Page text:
6 Replies Latest reply: Jan 13, 2012 8:30 AM by Jane Brown RSS

Offering two paths for math education starting in 9th grade.

rcurtis New User
Currently Being Moderated

What do you think about offering parents the option to enroll their students in a practical-math class program verses an abstract-math class program?

 

Starting in the 9th grade, students could take the practical-math class program that deal with in depth budgeting, linear equation word problems and graphs, simple construciton projects using geometry and trigonometry, taxes, ext.

 

The abstract-math program contains the cirrculum that mainly only shows up on standarized test or in specialized college courses, but which does not ever show up for 90% of monthly life.

 

We can change the education of our children.

  • Re: Offering two paths for math education starting in 9th grade.
    boredofeducation New User
    Currently Being Moderated

    I like the idea.

     

    I teach Algebra 2 to 11th graders.  It would be great if they all went on to become scientists and engineers.  Most will not.  A "practical" sequence of math might be more useful for most of our students.  Unfortunately, our test-driven culture thinks more advanced abstract concepts should be taught to all students.

     

    At least that's how it is in California.  We expect all 8th graders to be proficient in Algebra 1...

     

    But it looks like the Common Core standards might bring some sanity back into the state...

    • Re: Offering two paths for math education starting in 9th grade.
      lma New User
      Currently Being Moderated

      I am a big fan of the two path in mathematics education.  However, my major concern is the flexible of moving inbetween the two paths.  I agree that the type of mathematics we teach doesn't apply to all students as they have different life goals.  But since these goals may change, I want to be able to provide students with the ability to transfer their focus to more appropriate mathematics.  I think that both paths can engage students in higher-ordered thinking and mathematical logic.  And while it would require a lot of work and money, I think that it is possible to create standardized test that could test the practical mathematics for those students who choose the "more applicable" track.  With respect to practical math courses, I think there is a lack of good resources that help teachers achieve this goal.  If there are resources available, I would love to know where I can find them.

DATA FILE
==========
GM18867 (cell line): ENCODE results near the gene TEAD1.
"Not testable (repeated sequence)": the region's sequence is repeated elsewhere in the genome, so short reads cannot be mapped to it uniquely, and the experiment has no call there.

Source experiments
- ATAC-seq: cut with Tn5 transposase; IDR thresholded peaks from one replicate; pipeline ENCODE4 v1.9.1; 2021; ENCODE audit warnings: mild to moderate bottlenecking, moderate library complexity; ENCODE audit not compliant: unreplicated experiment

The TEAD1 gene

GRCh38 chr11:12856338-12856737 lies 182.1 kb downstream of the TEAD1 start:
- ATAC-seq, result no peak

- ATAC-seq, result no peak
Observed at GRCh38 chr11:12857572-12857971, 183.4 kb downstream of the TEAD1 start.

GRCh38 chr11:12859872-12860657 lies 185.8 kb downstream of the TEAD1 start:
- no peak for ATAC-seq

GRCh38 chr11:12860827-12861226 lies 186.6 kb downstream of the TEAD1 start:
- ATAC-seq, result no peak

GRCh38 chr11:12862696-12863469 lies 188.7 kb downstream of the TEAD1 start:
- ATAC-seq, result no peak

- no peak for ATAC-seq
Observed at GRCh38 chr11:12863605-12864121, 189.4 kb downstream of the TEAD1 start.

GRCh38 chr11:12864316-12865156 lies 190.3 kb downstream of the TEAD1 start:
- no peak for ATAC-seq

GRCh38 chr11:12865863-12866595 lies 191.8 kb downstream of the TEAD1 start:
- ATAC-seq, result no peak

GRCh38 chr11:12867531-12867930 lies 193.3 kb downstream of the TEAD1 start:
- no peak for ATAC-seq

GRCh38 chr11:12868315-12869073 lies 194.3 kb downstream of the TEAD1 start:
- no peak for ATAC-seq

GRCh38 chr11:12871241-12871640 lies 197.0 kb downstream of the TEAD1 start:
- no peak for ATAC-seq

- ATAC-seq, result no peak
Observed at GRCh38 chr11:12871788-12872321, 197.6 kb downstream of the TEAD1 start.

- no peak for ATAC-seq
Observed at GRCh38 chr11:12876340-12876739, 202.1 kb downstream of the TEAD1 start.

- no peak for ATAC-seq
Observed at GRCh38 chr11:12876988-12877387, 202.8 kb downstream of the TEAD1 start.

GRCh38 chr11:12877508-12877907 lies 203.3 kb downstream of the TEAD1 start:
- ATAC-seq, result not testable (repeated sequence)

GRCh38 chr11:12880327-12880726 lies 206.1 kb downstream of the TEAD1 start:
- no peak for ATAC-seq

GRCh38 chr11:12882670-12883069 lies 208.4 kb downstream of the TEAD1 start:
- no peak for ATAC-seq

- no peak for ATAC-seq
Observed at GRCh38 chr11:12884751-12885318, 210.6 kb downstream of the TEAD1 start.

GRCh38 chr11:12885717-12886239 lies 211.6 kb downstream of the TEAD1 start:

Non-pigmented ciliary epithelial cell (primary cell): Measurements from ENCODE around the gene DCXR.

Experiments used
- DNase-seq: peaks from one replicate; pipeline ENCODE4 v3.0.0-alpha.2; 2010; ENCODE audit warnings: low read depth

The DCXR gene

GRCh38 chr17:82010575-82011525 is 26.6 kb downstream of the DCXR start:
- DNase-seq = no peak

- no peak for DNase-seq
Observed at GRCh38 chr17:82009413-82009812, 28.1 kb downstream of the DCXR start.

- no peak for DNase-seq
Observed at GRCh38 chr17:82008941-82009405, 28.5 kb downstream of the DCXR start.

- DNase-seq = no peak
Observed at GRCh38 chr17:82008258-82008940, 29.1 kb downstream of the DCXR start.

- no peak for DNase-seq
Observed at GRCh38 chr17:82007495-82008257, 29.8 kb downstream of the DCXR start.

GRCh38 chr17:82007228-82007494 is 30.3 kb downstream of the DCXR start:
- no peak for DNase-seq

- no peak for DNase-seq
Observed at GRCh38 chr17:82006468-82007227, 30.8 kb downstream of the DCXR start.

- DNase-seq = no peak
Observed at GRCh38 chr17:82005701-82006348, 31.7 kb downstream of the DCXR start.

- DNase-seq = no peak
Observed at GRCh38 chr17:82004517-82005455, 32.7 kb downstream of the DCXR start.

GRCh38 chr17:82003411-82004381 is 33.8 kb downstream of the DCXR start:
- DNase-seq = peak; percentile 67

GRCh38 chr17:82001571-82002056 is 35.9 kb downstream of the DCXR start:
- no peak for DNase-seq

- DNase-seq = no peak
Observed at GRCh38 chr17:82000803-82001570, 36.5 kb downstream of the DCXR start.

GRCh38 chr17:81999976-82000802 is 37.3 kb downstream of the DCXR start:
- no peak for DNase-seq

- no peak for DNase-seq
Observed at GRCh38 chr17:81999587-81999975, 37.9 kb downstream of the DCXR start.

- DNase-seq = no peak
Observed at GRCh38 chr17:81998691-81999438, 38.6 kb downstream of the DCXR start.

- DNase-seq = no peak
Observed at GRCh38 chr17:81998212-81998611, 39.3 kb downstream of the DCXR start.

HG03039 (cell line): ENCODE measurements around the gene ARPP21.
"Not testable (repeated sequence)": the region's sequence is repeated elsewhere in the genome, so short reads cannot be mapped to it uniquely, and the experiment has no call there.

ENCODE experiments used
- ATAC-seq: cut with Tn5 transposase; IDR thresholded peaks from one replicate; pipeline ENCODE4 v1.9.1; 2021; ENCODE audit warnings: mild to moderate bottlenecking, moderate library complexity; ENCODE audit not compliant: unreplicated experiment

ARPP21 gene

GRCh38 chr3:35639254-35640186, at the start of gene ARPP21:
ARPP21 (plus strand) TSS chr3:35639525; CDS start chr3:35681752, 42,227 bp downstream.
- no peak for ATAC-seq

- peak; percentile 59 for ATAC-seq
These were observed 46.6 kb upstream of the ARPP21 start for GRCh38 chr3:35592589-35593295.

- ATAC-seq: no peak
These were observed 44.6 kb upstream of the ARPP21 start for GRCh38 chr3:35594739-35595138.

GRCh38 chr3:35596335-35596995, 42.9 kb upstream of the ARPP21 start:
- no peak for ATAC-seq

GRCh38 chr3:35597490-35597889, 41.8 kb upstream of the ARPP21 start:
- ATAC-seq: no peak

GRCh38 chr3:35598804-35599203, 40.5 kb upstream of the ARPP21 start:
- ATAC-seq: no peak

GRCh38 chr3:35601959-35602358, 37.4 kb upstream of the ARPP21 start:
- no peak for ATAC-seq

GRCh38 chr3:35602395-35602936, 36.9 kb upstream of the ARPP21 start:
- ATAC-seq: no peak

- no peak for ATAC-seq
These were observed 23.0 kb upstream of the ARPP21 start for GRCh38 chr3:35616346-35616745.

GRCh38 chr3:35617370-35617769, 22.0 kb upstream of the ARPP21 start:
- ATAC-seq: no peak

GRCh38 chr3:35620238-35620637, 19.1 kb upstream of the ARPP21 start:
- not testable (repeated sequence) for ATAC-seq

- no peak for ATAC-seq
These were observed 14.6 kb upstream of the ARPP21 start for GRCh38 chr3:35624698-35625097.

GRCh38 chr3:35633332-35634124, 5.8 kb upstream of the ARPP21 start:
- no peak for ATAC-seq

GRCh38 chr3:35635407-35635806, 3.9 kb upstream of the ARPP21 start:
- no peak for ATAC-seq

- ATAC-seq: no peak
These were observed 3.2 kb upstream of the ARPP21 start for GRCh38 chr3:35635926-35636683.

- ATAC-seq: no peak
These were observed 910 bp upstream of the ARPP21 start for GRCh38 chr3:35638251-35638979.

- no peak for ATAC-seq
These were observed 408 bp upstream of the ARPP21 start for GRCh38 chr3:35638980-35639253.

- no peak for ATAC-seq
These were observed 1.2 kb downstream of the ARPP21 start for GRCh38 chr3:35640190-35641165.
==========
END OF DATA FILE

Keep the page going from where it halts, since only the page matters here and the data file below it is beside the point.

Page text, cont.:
• Re: Offering two paths for math education starting in 9th grade.
    mhalpenny New User
    Currently Being Moderated

    I agree with having two paths, there are so many kids that don't benefit from the abstract mathematics everyone forces them to learn. I also feel like by training everyone to go to college and get degrees, we're creating the wrong work force for the current economy and country. A lot of the courses are being watered down so that they are accessable to everyone, but then no one learns what they personally need to learn to get a job and be able to support themselves.

  • Re: Offering two paths for math education starting in 9th grade.
    mforeman New User
    Currently Being Moderated

    The new Common Core standards seem to be more flexible in that they have two suggested "model" pathways for high school math courses.  The integrated pathway may be better for students who struggle vs. the traditional pathway.  The problem with offering multiple pathways beginning in grade 9 is what happens if students want or need to make a change.  Do all ninth graders really know what they will do after high school?  Also, what about the standardized tests that are required for graduation?  We won't know for a couple of years what the new standardized test for the Common Core will be like.  In Massachusetts, we need to continue to prepare students for the current MCAS test required in grade 10. 

     

    Sometimes students who struggle with traditional math courses are very good thinkers and problem solvers.  And the reverse is often true; some students do well simply because they can follow a process but they cannot solve a problem on their own without the steps.  We need to help all students develop higher order critical thinking skills.  The dilemma is how to make math interesting and relevant for everyone so students will want to be engaged to learn math. 

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